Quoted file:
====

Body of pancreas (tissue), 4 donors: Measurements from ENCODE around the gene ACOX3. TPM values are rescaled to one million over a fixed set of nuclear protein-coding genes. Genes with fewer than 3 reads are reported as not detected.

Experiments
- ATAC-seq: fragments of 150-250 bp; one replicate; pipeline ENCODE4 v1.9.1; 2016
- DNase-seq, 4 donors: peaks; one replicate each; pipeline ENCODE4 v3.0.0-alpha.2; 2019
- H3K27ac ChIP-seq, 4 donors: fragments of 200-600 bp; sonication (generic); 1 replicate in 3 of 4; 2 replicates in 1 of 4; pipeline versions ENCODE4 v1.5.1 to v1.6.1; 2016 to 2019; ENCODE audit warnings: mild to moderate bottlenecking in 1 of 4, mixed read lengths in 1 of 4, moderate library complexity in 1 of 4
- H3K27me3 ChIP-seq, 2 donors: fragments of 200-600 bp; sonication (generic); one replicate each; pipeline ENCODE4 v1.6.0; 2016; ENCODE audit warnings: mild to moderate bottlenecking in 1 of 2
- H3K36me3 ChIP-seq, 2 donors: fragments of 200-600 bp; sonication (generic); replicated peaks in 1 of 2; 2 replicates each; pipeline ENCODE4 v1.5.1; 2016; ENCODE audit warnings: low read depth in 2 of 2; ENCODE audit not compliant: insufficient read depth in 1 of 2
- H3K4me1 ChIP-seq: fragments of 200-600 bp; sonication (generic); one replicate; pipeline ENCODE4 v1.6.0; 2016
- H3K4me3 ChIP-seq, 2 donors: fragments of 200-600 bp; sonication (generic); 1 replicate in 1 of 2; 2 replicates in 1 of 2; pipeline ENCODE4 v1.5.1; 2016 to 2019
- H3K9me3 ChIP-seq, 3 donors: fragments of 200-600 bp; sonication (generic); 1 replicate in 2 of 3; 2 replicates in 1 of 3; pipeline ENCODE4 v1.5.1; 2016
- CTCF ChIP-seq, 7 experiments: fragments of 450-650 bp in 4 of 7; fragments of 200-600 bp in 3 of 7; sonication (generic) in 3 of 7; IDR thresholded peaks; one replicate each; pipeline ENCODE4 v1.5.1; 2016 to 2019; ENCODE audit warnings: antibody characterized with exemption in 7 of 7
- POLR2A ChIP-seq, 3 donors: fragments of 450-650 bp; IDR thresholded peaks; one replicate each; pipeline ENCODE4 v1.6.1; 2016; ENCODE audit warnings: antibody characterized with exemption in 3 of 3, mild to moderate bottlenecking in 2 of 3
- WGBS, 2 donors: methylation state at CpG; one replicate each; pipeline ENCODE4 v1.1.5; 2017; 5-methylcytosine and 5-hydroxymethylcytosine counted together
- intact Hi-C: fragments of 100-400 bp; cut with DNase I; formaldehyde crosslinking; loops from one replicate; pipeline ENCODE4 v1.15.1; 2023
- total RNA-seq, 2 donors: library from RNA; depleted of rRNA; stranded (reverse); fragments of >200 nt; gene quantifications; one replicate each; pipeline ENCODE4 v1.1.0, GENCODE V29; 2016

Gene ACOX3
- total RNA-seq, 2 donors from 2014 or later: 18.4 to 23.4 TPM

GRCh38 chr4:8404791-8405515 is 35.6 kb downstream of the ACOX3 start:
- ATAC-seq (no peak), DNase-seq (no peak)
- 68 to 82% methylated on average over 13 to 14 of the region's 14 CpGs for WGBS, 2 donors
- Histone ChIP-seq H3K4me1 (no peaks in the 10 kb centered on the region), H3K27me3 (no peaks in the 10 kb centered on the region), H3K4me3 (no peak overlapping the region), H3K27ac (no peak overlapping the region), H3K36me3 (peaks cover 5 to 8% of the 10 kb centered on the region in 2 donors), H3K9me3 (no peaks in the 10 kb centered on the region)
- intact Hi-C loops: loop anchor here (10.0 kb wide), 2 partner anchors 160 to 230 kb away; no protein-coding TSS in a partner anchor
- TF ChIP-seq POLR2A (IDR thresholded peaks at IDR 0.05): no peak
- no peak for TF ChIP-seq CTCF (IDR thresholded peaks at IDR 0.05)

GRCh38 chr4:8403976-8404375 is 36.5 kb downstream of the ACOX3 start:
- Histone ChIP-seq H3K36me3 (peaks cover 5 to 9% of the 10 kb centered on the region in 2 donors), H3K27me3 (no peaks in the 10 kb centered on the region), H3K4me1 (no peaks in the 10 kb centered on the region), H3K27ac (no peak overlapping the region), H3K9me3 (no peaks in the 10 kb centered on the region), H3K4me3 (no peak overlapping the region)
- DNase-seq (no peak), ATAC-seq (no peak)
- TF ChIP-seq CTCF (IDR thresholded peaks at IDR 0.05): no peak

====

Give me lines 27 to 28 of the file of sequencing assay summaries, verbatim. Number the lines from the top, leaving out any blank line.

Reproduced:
- DNase-seq (no peak), ATAC-seq (no peak)
- TF ChIP-seq CTCF (IDR thresholded peaks at IDR 0.05): no peak